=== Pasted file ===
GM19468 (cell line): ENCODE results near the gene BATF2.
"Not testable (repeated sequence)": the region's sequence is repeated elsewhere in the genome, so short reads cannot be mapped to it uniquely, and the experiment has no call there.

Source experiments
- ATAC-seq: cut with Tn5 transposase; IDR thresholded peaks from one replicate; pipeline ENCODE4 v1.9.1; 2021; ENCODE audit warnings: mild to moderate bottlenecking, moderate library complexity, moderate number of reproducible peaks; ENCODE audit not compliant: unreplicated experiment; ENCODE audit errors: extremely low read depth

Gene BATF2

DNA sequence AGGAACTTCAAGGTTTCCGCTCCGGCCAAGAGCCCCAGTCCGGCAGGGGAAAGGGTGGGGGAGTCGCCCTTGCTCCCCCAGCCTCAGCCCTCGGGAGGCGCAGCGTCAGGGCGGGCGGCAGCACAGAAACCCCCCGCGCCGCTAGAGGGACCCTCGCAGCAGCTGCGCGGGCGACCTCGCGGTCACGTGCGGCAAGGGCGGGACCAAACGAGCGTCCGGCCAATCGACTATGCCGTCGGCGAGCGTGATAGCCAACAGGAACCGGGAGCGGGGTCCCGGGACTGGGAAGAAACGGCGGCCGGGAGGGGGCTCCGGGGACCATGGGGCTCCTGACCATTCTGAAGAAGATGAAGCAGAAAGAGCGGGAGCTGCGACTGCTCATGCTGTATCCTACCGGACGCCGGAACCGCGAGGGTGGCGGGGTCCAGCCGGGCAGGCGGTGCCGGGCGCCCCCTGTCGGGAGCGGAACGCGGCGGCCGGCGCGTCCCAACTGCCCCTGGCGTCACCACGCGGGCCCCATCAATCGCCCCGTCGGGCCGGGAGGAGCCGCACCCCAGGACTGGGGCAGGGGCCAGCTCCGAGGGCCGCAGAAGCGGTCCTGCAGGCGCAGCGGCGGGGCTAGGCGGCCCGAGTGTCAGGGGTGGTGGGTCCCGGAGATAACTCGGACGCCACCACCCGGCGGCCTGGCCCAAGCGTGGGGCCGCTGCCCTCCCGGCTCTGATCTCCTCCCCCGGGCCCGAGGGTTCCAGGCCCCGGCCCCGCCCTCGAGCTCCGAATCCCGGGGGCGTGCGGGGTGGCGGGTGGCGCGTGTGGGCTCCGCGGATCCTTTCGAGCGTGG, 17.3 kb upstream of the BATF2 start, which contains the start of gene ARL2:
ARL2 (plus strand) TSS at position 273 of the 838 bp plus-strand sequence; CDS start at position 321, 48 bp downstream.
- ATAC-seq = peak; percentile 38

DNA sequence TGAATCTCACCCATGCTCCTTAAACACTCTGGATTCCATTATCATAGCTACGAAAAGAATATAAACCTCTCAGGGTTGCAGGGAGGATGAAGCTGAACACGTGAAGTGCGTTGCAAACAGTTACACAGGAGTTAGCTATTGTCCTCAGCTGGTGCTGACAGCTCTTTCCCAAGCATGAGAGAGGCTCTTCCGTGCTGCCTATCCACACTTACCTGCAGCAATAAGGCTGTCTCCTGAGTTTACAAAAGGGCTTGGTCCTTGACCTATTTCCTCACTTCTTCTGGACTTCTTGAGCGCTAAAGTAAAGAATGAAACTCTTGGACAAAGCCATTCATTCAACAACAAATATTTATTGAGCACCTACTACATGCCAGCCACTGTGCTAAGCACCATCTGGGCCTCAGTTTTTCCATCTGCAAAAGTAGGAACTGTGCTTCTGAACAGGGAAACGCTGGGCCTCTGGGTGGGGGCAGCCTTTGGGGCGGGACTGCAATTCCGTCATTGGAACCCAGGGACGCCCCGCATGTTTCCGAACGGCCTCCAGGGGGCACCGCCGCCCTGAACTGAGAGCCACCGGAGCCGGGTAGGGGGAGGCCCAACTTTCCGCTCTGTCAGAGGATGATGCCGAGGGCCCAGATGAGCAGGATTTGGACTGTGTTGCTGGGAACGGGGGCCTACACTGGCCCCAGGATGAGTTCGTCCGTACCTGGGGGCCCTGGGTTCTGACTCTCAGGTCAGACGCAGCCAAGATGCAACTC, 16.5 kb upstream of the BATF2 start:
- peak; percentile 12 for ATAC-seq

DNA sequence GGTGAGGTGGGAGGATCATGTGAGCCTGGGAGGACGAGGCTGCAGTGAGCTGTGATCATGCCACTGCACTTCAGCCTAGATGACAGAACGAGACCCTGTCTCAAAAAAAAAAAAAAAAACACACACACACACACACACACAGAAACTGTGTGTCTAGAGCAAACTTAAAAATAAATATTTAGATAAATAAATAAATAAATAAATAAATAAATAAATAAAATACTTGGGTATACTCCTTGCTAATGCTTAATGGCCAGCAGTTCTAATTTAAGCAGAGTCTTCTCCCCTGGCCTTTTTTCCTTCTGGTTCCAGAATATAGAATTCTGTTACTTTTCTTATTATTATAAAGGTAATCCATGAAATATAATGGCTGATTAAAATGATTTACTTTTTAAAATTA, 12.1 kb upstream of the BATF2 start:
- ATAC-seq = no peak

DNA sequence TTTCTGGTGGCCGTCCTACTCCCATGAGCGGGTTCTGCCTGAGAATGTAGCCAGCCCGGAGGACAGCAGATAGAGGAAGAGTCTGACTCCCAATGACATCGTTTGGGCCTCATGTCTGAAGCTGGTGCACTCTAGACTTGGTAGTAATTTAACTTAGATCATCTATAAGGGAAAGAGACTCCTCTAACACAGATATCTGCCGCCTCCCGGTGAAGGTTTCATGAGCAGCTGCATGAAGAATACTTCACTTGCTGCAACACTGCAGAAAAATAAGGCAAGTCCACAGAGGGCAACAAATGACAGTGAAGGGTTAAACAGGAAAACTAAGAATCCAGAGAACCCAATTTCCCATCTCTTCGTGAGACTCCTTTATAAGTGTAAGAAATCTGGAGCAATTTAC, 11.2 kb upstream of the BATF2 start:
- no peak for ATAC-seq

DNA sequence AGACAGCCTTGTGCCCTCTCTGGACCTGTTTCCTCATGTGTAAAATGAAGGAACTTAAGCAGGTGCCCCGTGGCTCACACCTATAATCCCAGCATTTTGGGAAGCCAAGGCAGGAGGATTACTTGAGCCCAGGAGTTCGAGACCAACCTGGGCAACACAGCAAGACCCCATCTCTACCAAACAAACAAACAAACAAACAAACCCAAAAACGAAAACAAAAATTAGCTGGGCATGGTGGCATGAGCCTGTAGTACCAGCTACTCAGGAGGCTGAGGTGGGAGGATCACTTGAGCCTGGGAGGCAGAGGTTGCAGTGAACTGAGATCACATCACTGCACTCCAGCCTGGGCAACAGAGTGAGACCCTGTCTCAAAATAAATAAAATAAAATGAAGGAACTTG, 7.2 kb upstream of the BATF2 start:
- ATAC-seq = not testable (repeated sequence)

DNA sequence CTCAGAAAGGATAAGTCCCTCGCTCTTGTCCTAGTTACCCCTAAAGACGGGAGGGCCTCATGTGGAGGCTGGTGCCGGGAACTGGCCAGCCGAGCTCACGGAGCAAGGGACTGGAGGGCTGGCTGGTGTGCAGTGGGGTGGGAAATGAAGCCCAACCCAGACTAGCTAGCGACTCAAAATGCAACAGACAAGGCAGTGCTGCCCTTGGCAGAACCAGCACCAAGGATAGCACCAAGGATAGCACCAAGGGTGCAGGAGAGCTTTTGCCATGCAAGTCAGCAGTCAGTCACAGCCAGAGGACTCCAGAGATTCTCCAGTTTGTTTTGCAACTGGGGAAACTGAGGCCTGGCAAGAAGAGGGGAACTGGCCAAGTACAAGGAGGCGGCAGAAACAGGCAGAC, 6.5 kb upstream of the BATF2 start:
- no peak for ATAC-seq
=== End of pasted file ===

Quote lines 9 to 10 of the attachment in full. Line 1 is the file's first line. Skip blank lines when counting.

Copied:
DNA sequence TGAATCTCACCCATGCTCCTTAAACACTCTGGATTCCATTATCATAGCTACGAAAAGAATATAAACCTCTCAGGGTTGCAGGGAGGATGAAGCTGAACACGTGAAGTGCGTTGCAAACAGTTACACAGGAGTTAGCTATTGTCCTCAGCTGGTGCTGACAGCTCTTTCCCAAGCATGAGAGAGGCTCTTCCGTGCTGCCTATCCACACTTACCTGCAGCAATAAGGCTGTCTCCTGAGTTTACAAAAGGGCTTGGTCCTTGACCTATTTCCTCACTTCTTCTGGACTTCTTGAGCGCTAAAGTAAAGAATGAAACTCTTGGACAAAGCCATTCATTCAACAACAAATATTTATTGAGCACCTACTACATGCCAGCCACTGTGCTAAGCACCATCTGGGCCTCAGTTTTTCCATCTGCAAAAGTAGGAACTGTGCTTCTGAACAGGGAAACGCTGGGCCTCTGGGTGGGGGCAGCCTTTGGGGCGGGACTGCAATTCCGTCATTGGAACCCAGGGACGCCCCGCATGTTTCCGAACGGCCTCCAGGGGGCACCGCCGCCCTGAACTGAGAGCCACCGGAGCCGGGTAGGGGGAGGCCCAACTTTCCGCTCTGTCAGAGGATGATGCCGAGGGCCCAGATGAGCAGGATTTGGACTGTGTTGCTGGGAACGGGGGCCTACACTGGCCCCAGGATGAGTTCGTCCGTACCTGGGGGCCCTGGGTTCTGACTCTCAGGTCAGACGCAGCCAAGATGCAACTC, 16.5 kb upstream of the BATF2 start:
- peak; percentile 12 for ATAC-seq